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Five-year-old Sebastian gave the new healthier children’s menus at Walt Disney World “two thumbs up” during our December 2006 trip. His parents did, too, because they remembered the tears and frustration of our 2005 trip when the kid’s menus consisted mostly of things he didn’t eat (like chicken nuggets and macaroni and cheese) – and the things he was willing to consume (like fries) weren’t very healthy.
The new menus, announced in the fall, are part of a long-term plan to give Disney guests more options. Joel Schaefer, who is the Culinary Development and Special Dietary Needs Manager at Walt Disney World says that the new menus were under development for about two years, and involved consultation with a dietician, the Disney chefs and, most importantly, kids themselves.
“We did lots of testing with kids, presenting them with some food options and finding out what they liked to eat,” he explains. “I remember one little girl who was trying the steak who said ‘I have little teeth, I can’t chew that steak.’ It helped us understand why foods like hamburgers are so popular with children – it’s because a hamburger is easy to eat.”
Schaefer says the goal was to offer more choices, but also to provide more balanced meals that would include one serving from each of the food groups.
The new menus are available at some counter service and some table service restaurants, and offer both “complete meals” and a “kid’s picks” sections. The complete meals include a main dish with a side dish and a dessert, served in a three-compartment plate shaped like – you guessed it – a Mickey Mouse head. Complete meals include one serving from each of the five food groups. “Kid’s picks” allow the child to choose from two of three “sides” (most often carrots, grapes or applesauce) or an appetizer at table service restaurants, then one choice from a short list of entrees (choices are different at each restaurant, but may include vegetable stir-fry, cheeseburger, chicken strips, turkey wraps, etc.) and a drink. Desserts available included yogurt and fruit, apples with brown sugar, ice cream, sugar-free jello, and carrot cake.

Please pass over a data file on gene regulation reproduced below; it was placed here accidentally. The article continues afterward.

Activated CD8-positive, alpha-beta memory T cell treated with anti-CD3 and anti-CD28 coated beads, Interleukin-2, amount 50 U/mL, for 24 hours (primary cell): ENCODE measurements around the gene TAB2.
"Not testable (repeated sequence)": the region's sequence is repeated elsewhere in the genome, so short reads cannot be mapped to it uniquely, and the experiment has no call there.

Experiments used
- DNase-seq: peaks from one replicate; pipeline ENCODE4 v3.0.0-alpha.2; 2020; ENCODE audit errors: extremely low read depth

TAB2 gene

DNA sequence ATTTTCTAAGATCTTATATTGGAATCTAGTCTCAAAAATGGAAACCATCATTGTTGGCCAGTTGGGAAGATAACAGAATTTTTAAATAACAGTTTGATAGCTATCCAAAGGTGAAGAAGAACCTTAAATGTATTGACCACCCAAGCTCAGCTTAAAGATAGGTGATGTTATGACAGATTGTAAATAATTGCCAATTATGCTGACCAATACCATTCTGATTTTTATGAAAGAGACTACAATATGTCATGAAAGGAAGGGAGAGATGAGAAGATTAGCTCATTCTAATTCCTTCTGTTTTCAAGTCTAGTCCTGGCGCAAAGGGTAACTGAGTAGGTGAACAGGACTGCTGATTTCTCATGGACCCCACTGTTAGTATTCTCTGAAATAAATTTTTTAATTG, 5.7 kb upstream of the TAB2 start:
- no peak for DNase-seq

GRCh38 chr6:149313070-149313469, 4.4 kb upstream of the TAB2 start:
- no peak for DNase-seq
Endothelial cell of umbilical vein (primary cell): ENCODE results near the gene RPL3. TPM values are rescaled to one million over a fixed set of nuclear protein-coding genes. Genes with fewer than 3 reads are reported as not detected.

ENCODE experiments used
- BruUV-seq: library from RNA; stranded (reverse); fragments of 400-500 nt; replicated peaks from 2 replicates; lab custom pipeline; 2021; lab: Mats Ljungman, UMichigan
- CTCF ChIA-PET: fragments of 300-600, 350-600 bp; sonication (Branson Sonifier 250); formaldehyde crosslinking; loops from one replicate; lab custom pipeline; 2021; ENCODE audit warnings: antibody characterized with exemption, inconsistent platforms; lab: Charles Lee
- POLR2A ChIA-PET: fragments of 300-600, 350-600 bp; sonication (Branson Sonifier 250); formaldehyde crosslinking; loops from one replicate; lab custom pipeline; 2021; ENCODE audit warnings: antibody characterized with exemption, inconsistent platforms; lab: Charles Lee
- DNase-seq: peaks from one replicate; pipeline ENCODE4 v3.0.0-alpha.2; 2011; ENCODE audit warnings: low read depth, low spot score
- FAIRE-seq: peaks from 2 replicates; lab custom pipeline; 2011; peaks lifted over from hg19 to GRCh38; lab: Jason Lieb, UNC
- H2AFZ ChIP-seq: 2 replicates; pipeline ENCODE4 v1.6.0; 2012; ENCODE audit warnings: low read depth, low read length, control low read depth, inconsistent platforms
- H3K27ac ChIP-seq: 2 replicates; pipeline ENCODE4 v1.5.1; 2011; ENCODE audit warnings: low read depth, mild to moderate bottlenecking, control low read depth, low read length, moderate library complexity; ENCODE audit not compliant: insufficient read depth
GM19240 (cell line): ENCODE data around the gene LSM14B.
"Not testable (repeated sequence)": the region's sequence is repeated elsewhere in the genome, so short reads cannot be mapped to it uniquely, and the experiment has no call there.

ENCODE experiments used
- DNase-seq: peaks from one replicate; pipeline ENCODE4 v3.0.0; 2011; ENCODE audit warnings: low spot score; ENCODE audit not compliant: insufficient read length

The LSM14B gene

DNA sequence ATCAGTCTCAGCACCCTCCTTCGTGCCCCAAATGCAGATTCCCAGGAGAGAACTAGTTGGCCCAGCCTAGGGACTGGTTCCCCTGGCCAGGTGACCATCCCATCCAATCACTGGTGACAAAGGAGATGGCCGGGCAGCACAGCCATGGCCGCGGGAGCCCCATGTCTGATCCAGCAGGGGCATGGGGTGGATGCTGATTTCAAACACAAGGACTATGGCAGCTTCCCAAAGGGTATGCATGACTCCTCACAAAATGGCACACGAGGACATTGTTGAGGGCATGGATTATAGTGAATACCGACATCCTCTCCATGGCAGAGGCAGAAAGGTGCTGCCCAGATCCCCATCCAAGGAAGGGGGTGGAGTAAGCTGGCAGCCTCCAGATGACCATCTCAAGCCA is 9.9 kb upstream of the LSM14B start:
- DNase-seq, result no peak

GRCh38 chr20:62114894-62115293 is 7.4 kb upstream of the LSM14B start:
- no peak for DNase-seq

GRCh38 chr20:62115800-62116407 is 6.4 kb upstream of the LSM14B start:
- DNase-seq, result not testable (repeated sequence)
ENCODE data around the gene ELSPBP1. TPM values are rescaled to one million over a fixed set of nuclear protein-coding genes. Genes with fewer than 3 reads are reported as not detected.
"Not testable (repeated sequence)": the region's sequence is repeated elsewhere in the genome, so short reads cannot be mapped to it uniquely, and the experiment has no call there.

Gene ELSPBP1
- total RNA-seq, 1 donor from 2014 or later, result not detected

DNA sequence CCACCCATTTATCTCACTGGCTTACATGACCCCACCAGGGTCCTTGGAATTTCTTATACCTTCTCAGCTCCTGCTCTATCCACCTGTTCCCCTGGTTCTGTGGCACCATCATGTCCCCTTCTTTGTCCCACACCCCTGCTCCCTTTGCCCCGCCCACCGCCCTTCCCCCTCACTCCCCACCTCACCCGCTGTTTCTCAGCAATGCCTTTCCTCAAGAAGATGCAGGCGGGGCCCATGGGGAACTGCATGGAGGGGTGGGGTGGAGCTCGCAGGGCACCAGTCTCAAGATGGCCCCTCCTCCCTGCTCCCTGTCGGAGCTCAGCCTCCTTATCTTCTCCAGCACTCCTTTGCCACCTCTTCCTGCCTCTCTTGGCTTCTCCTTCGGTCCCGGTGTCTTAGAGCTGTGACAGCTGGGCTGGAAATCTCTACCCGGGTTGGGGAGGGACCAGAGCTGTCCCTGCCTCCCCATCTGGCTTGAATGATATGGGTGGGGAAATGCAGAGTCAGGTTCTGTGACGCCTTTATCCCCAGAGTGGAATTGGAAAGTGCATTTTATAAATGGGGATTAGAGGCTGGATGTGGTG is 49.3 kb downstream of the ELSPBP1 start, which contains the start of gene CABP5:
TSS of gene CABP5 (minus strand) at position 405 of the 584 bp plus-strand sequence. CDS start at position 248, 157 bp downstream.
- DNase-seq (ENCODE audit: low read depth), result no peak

Another improvement: the drinks available with the kid’s meals included water, juice and milk. Sebastian especially liked having his own kid-sized bottle of water.
Some restaurants also have “specialty dishes.” As Schaefer says: “When you have a themed restaurant, the kid’s meals also should reflect the theme, because Disney is all about the story. So we will always have meatloaf for kids at the 50’s Prime Time Café.
Schaefer also pointed out that the French fries and soft drinks that were mainstays of past menus are still available if requested. “We’re finding, though, that people are more often ordering the items with the healthier sides – carrots, grapes, applesauce – and picking water, juice or milk to drink,” he says.
Here are some of the “complete meals” from the newer menus that Sebastian especially enjoyed:
At the 50’s Prime Time Café: chicken on pasta with tomato sauce and mozzarella cheese, with green beans and a fruit salad.
At Sassagoula Floatworks and Food Factory (POFQ food court): a grilled cheese sandwich with carrots as a side dish and grapes for dessert.
Some of the “kid’s picks” he especially liked:
At Sunshine Seasons: a “put it together yourself” sandwich with turkey and grated cheese, with carrots for a side dish and some (very yummy) watermelon for dessert.
At Marrakesh: Morroccan pasta (the mildly spicy tomato sauce was definitely one of his favourites) with ice cream for dessert
The side dishes and desserts are often packaged, so if they weren’t finished during the meal we could just tuck them in a backpack for a snack later or to be eaten while waiting in line for a ride. Some places (such as Sassagoula) also allowed us to substitute a whole fruit (such as an apple or orange) for the grapes or applesauce that came with the meal.
In fact, we found that the Cast Members were generally very flexible about substitutions, as Joel Schaefer had mentioned. I did, on one occasion, overhear a parent at a counter service restaurant being told that she could not substitute French fries for the carrot sticks included with her child’s meal. However, it is noted on at least some table service menus that French fries or soft drinks could be substituted if requested and I saw many other cases where the substitutions were made without hesitation.
For example, Le Cellier lists these options under Kid’s Picks: Appetizers: carrots and celery sticks or Canadian Cheddar Cheese soup; Entrees: Pasta with Tomato Sauce or Hot Dog or Grilled Steak; Desserts: Fruit Cup or Ice Cream Sundae – followed by a note to say “French fries or soft drinks available upon request.”
A couple of times we asked if we could have carrots or grapes instead of fries with our adult meals, and were told “certainly.” So having these sides available can be helpful to adults looking for healthier options, too.
Schaefer promises that WDW guests can expect both the children’s and regular menus to continue to evolve. “We know that the food is an important component of your visit,” he says, “and we keep trying to make it better.”